for some bands, quitting their day jobs to play music full time is considered a success. For a band who played at Madison Square Garden in New York City when they were fresh out of high school, defining success is a bit trickier. Tokyo Police Club was an indie rock band before the moniker was cool, and the group is now trying to move beyond the type of music they took part in popularizing. The quartet plays a free show tonight in Vail Village as part of the GoPro Mountain Games. Even though most of its members are still in their 20s, the group is ready to embrace a more rock-and-pop sensibility and begin a new phase of their career. With the group’s new record, “Forcefield,” released in March, the band members tried to create a new sound without leaving their indie rock roots behind.
“We definitely want the record to be a success,” said lead singer and bassist David Monks. “I think it’s naive for people to say that they make music just for themselves. ... We want to sell records, make the music we want to make and make music on our terms.”
‘Rising above the genre’
Growing up in Ontario, Canada, Monks and the other members didn’t expect to have careers as musicians.
“You meet some musicians and they have a natural voice, it’s in their blood,” Monks said. “I don’t think any one of us felt that way growing up. We could have been computer programmers or something, (but) this is what we got into and what we got good at.”
Although Tokyo Police Club members take their career seriously, they wanted their new record to put people in a good mood.
“We like fun,” Monks said. “Who doesn’t like having fun? It’s definitely an important emotion in music I think.”
Almost 10 years together as a band, the group is now comfortable with writing the songs they want to play and sing, instead of trying to come up with a hit single that will help them sell out stadiums.
“We had our moment of being original,” Monks said. “When we first came out what were doing was rare and original and also of the moment. Now we’re coming from a place where we’re not the flavor of the month, it’s not our moment in the sun, so it’s become more about working on your craft and lasting and rising above the genre.”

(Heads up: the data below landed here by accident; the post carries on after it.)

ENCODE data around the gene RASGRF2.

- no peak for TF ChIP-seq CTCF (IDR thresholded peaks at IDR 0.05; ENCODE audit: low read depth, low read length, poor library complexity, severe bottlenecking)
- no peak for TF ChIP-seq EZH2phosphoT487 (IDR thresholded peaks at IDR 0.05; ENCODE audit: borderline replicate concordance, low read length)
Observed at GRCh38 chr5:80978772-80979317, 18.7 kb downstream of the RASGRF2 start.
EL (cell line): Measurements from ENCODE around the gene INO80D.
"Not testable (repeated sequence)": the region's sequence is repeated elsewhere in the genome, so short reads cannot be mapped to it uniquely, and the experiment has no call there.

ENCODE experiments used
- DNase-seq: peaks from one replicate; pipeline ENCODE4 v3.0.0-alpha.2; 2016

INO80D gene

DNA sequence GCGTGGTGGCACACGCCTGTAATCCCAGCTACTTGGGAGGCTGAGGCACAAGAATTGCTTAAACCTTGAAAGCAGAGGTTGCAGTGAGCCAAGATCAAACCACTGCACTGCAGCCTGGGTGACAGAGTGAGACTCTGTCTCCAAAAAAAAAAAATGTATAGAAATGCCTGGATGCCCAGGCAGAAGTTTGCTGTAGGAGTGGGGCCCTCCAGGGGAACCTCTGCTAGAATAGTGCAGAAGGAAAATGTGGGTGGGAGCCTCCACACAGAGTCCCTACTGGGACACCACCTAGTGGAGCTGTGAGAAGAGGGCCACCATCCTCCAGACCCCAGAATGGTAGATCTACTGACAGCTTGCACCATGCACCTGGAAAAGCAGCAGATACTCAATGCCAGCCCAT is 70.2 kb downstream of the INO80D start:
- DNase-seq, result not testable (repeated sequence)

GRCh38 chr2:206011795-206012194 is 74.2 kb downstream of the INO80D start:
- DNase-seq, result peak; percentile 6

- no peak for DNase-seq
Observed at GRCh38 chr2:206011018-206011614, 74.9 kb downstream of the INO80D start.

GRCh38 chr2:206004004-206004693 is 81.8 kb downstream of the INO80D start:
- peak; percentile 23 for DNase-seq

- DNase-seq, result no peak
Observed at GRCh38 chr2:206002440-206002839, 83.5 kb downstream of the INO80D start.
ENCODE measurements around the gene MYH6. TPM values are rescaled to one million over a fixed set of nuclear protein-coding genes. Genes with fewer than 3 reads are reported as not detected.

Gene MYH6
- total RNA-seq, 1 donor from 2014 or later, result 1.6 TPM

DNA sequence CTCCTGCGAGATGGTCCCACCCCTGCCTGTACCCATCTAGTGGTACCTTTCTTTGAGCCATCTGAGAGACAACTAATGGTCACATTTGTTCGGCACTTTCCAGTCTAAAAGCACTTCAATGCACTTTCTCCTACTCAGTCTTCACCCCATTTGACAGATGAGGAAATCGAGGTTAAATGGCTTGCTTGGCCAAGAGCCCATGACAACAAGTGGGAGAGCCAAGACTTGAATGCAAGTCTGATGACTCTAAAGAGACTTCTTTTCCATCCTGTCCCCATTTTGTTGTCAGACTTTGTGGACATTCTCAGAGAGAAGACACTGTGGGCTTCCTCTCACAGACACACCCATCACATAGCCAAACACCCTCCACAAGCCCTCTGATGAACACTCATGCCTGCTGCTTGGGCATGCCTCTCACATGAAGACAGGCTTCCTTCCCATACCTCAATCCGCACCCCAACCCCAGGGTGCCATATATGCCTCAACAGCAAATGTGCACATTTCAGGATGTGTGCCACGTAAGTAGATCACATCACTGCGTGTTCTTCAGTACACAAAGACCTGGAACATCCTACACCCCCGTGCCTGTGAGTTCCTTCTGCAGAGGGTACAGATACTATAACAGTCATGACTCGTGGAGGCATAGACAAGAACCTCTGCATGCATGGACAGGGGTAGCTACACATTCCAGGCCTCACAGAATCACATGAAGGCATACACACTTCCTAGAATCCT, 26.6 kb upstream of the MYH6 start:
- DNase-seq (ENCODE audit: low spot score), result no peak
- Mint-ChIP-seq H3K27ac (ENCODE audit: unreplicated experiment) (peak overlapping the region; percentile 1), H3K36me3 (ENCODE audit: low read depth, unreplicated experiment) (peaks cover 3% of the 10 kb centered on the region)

‘Working class soul’
While Tokyo Police Club is elevating its music above average indie rock, The Soft White Sixties are trying to rise from the San Francisco rock scene to a national touring act. The band opens for Tokyo Police Club tonight.
Until just recently, all of Soft White Sixties’ members had day jobs and tried to focus on their true passion while still punching the clock. The band calls its music “working class soul,” a fitting title for a group that’s no stranger to taking orders from The Man.
“‘Working class soul’ is more about everyday reality and experiences,” said guitarist and keyboardist Aaron Eisenberg. “Our songs are about relatable, everyday things. You don’t need a dictionary to decipher what one of our songs is about. The music we’ve identified with, like Tom Petty, Motown and R&B — a lot of those styles of music are for everyday, working class people. We’ve always liked that approach to music and not name it as an exclusive, niche thing.”
The band first gained recognition last year when Paste Magazine dubbed them one of the Top 25 Shows at SXSW. Even with a heavy performing schedule this summer, the group still isn’t sure if quitting their day jobs is “a good idea yet,” Eisenberg said.
“It really came out of necessity,” Eisenberg said. “It wasn’t’ ‘we don’t need to work anymore.’ We’ve just become so busy with touring and there wasn’t really anyway to have a steady job.”
With a sound reminiscent of The Black Keys and the Arctic Monkeys, it might not be long before “rock star” is the only title the Soft White Sixties need to put on the resume. As the group’s popularity grows through word of mouth, there’s less chance of the band being confused with a 1960s tribute band, like in the past.
“We’ve actually gone to (venues) where they thought we were going to be a bunch of 60-year-old white guys,” Eisenberg said.
Catchy songs to sing along to
Soft White Sixties are still working hard for success, but putting on a good show for the crowd is its own reward.
“Being onstage is the most instantly gratifying part of it,” Eisenberg said. “If you’ve had a long day, (you’ve) spent 14 hours driving from one city to the next and you’re exhausted and tired and have been eating fried food all day, a song or two into the set and all of that gets canceled out. It’s a pretty powerful part of it.”
All of the GoPro Mountain Games concerts are free to the public, but both Soft White Sixties and Tokyo Police Club enjoy playing to new crowds and see it as an opportunity to win over more fans.
“When we play free shows, I’m glad we’re a rock band that has choruses and catchy songs people understand,” Monks said. “People want to have a good time at a concert. It’s not that complicated.”
Sometimes the simplest tunes can be the hardest to master. Writing a song that everyone can sing along to is more work than people realize, and it’s what both Tokyo Police Club and Soft White Sixties often do best. At the GoPro Mountain Games this weekend, bouldering up the climbing wall isn’t the only way to rock out. The bands playing tonight give you a chance to do that, too, well into the evening.